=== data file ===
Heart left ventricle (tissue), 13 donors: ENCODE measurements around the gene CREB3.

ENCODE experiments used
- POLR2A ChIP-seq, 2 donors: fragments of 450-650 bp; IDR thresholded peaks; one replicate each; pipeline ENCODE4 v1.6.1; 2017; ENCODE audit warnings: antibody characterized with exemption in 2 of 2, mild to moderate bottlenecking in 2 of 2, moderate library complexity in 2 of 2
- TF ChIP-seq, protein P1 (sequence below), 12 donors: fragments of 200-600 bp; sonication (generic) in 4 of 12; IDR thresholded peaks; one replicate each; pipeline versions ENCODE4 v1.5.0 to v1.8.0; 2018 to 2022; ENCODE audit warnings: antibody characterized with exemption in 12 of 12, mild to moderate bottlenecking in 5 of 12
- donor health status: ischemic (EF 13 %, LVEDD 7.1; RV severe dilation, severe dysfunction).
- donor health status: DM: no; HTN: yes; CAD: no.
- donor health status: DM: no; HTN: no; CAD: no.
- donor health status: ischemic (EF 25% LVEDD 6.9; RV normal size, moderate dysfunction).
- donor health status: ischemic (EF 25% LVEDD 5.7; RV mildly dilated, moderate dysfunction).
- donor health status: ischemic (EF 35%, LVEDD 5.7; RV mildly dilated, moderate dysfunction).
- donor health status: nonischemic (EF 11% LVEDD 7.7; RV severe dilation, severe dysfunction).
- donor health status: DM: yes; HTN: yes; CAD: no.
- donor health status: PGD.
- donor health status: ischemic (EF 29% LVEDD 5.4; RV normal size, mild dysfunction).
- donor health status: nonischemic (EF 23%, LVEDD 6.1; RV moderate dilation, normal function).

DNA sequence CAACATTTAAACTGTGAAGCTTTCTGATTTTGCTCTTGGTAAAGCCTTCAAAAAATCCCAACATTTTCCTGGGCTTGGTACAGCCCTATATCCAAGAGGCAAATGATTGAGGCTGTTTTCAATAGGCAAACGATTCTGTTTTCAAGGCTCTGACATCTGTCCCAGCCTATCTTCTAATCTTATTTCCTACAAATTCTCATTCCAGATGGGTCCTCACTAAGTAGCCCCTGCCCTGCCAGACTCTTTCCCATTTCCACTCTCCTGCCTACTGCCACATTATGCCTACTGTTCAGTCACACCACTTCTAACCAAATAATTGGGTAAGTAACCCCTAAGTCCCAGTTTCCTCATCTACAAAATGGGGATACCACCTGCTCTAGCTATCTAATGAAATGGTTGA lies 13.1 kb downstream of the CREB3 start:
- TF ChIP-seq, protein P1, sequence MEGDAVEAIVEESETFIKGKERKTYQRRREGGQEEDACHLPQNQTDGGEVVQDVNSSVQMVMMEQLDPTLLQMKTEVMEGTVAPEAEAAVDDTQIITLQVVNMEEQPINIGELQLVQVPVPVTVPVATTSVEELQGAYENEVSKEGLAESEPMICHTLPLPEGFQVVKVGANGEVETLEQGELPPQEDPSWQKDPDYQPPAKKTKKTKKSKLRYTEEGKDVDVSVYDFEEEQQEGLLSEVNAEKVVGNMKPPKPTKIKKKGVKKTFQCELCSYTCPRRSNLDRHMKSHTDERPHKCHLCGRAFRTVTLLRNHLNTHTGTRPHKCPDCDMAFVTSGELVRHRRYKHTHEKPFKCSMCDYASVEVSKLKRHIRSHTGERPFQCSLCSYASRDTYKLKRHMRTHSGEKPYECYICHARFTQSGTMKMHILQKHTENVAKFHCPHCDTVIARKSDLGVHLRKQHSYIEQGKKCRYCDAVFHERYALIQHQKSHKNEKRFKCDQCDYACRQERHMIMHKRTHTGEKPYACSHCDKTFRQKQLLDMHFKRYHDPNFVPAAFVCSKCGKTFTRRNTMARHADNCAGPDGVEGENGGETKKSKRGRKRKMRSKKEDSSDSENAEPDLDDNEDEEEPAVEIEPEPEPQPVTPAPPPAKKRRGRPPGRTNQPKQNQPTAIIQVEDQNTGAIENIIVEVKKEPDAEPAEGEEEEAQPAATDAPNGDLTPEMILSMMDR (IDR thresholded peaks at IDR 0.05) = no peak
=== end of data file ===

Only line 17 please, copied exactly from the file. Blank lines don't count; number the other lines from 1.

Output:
- TF ChIP-seq, protein P1, sequence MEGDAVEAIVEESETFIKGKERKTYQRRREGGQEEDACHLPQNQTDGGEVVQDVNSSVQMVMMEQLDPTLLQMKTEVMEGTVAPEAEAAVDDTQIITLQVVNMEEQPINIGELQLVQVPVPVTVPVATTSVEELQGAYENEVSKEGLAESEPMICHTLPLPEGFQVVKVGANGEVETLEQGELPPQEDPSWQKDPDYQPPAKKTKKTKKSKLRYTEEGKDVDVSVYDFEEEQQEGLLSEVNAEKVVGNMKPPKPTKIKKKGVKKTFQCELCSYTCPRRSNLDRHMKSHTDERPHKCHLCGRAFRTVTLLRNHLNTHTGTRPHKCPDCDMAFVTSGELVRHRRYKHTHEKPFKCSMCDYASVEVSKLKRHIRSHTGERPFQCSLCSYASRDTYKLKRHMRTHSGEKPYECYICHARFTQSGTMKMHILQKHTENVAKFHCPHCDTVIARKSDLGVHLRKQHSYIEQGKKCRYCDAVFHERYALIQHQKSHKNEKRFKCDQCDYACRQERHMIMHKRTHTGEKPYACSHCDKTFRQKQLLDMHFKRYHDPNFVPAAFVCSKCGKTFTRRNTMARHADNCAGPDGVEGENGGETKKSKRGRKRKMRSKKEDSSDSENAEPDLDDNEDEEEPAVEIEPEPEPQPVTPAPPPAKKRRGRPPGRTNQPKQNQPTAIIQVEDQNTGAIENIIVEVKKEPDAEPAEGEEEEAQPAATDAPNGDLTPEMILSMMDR (IDR thresholded peaks at IDR 0.05) = no peak